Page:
Why are there so many nonIndigenous staff working in Indigenous organisations? by An anonymous Indigenous leader and registered nurse 20 January 2014
n regards to the article in the First Nations Telegraph, 18 January, 2014, about government Indigenous employment program, I found it very interesting, but somewhat idealistic and confusing. As an Aboriginal Registered Nurse, I find it difficult at times in securing employment within the health field, especially when
seeking work with Indigenous consumers as in most cases; employers will employ nonIndigenous staff over Indigenous health staff. In a lot of cases in Indigenous health organisations or government supplied health services to Indigenous people, they give encouragement for qualified Indigenous staff to apply for these positions, but they are generally unsuccessful in securing any of the jobs and rarely given any reasons for their unsuitability.
If they are fortunate to be selected for a nursing or Aboriginal Health worker position, quite often they believe they experience denigration, isolation and indirect racism which leads to them leaving the organisation. I am very interested to see how the Government is going to implement such an employment program, especially when racism towards Aboriginal people is alive and well and in fact, I believe there is a major reinsurgence. The unemployment issue for
Anonymous registered nurse said â€œWe might need to go back on the street to demand more control of our Aboriginal organisationsâ€?. Protest march in Alice Springs in the 70s. Image: Central Australian Aboriginal Congress.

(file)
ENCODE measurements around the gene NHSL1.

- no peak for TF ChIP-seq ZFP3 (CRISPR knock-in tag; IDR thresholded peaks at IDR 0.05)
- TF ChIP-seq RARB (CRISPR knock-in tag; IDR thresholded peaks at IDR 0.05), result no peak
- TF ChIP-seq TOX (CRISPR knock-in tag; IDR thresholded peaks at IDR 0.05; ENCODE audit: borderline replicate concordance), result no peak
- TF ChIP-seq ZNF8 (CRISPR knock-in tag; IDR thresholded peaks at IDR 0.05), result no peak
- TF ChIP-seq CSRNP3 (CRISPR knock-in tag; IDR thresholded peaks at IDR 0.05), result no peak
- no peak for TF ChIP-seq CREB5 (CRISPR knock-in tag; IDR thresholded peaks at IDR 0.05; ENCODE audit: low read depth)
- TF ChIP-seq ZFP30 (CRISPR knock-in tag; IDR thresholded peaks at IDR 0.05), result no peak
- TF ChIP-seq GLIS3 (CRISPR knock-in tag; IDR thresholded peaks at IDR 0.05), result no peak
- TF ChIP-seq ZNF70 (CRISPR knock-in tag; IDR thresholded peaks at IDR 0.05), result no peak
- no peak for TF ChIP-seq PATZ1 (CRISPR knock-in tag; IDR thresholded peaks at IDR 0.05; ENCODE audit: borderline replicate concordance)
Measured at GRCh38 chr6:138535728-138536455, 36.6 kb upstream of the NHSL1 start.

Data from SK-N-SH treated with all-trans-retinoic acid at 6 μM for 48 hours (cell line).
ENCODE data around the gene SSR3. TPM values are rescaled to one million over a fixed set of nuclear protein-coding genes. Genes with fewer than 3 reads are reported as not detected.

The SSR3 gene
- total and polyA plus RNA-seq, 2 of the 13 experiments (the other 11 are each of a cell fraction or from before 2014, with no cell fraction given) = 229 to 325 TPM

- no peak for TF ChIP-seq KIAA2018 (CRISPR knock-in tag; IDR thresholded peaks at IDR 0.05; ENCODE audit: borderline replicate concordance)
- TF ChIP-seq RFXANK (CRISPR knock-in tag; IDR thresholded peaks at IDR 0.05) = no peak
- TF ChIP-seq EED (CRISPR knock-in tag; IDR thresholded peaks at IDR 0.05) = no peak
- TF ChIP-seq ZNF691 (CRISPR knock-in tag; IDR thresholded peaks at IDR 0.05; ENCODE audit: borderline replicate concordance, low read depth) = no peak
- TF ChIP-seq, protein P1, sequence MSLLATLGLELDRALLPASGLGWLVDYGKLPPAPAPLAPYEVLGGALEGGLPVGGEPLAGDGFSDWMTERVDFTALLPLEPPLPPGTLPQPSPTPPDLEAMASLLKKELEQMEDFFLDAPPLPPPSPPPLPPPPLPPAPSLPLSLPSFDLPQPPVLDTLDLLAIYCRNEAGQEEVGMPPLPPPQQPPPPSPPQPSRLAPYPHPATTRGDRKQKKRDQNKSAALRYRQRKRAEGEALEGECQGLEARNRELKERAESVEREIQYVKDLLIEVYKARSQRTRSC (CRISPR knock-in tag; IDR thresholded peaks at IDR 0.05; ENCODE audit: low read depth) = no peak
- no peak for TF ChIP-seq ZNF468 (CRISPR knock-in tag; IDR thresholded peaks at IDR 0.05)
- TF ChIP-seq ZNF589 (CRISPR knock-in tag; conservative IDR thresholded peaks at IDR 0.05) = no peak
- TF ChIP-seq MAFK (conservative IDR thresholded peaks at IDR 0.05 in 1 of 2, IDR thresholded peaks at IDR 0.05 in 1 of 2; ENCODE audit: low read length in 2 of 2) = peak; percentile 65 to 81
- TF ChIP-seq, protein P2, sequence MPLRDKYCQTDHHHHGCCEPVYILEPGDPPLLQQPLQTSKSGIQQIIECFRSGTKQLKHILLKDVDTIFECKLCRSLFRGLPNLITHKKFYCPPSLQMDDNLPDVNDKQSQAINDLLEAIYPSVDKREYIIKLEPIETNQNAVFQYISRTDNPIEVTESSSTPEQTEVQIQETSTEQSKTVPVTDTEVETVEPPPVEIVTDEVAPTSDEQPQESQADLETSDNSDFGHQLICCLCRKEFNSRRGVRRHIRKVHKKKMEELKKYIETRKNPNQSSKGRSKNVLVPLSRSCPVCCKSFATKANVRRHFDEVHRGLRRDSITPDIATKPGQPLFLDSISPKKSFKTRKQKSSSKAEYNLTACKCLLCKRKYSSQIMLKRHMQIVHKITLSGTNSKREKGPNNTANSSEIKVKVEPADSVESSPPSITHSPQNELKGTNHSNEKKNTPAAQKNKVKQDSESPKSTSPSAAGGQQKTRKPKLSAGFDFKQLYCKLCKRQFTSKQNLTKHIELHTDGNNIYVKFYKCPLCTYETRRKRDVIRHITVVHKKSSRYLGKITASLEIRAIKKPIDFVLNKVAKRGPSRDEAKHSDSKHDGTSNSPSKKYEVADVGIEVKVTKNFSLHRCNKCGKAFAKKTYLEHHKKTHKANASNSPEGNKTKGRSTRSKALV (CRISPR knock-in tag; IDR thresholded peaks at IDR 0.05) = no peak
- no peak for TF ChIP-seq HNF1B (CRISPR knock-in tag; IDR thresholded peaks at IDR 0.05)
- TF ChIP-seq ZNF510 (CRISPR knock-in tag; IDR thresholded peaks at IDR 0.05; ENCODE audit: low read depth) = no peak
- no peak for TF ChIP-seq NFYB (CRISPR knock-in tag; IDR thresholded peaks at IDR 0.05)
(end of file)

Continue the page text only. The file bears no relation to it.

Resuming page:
Indigenous people has been an ongoing problem for many years, as will be remembered during the ATSIC days. Nothing has changed and in fact it is worse. In my opinion there are a number of issues, but I see a major contributor to be that nonIndigenous people still want to control Australian Indigenous people’s lives in all aspects. There are major challenges facing Aboriginal people in Australia; health, education and unemployment. There are very few tertiary qualified Indigenous staff members who are in senior clinical positions or even in front line positions. Employing Aboriginal registered nurses and health workers assists in removing barriers, as it is common knowledge that Aboriginal people relate to other Aboriginal people due to their cultural knowledge and practices. In my opinion non-Indigenous staff - whether intentionally or inadvertently - build barriers through their ongoing lack of cultural knowledge. Most health services and clinics in Australia are historically culturally inappropriate because of cultural and geographic inaccessibility and cost factors. It is also true that many Aboriginal people will not seek medical treatment until it has gone too far. The reason for this is considered to be because the majority of the workforce in hospitals and medical services are non-Aboriginal, who have no idea of Aboriginal culture and lifestyles, even in areas where most of the population is Indigenous. Cultural security is important to Aboriginal people and those working in the health field need to be educationally prepared in relation to culturally appropriate and sensitive interaction. This cannot be taught by a one-day cultural awareness workshop. Since the 1967 referendum,